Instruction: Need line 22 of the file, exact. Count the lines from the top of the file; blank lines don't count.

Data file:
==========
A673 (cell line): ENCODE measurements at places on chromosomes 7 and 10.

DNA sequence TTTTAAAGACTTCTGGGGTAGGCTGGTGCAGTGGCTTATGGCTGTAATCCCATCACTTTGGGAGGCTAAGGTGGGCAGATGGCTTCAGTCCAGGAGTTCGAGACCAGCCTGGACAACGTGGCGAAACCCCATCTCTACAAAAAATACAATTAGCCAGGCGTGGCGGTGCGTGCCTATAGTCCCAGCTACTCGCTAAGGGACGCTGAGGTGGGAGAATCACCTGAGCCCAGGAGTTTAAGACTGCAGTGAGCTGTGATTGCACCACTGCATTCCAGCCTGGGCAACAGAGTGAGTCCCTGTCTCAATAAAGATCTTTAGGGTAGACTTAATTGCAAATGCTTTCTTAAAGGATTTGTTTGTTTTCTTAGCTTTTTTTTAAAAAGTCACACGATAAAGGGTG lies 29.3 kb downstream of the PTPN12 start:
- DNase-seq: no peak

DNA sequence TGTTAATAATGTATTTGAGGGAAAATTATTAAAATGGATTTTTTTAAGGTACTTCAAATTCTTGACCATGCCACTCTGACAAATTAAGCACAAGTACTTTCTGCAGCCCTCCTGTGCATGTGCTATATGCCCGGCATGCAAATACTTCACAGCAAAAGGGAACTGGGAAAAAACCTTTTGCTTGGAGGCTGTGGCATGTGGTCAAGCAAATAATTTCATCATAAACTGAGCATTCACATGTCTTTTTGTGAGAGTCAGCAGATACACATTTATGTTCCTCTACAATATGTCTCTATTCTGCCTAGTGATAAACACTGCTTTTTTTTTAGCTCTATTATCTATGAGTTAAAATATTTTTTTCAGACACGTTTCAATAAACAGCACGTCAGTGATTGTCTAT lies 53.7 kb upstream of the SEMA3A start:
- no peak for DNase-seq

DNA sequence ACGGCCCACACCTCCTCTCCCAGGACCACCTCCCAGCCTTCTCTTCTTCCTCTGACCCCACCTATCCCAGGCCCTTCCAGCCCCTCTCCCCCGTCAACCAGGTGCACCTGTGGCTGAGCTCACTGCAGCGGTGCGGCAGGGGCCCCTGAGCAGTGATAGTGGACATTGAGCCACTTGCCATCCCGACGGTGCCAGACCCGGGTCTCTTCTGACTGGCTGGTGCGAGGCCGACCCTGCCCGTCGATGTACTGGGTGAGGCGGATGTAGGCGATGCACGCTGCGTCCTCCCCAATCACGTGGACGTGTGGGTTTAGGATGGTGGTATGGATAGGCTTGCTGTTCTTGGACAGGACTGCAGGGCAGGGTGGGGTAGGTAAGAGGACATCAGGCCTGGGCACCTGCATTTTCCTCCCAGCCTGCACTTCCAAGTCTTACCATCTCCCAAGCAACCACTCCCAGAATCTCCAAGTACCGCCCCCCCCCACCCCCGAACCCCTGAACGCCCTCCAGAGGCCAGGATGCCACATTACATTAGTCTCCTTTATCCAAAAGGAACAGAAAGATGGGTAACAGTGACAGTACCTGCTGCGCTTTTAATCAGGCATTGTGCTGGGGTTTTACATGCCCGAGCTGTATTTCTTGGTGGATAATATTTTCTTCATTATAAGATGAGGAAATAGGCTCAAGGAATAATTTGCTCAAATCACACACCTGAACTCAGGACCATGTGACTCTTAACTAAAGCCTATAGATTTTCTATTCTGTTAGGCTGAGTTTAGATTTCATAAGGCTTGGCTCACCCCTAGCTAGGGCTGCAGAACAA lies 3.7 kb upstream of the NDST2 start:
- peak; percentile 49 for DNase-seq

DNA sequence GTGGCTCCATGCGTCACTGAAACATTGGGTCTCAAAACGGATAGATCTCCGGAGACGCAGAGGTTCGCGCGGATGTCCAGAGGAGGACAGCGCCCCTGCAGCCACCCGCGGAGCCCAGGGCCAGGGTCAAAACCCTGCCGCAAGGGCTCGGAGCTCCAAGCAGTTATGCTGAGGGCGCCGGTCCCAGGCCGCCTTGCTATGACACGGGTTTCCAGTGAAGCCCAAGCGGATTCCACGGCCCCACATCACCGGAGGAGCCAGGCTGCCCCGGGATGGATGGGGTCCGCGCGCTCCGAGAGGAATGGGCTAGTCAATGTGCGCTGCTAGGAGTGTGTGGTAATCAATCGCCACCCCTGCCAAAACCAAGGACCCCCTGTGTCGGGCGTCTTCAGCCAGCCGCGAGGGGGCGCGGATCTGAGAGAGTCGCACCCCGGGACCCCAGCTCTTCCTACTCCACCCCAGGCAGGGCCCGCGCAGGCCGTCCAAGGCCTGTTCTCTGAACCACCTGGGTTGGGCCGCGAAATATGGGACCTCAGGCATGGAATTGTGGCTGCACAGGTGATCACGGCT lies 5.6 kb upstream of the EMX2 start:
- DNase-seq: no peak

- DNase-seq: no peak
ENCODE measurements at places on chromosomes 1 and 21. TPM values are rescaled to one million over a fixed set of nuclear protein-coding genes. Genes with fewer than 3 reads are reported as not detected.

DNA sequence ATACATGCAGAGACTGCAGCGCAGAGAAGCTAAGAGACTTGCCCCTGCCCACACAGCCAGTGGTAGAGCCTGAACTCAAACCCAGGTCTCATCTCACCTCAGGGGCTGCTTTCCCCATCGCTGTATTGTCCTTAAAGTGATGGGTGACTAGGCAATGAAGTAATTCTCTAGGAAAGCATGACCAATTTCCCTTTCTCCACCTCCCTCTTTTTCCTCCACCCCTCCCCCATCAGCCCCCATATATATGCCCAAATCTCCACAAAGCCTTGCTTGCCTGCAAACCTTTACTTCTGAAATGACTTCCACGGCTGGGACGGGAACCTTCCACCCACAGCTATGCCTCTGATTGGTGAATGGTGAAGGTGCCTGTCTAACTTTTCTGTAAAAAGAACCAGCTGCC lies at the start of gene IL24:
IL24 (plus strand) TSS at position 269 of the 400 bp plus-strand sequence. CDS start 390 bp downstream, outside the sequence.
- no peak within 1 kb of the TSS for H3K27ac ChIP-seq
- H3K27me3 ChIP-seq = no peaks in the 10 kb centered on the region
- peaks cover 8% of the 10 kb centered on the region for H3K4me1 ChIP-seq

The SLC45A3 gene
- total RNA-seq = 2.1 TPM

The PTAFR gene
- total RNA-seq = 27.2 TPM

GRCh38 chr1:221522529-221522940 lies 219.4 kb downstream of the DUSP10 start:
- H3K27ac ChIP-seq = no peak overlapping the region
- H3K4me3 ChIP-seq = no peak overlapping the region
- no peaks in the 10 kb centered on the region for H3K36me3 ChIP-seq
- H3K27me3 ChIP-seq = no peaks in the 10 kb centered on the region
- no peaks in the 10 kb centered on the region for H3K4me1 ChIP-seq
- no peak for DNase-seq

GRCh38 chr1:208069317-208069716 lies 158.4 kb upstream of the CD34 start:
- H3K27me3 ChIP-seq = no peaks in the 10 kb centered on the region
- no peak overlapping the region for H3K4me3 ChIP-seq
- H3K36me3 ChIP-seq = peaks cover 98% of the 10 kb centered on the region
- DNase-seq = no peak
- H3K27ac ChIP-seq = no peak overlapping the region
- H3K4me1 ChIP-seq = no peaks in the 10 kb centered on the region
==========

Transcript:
- H3K27ac ChIP-seq = no peak overlapping the region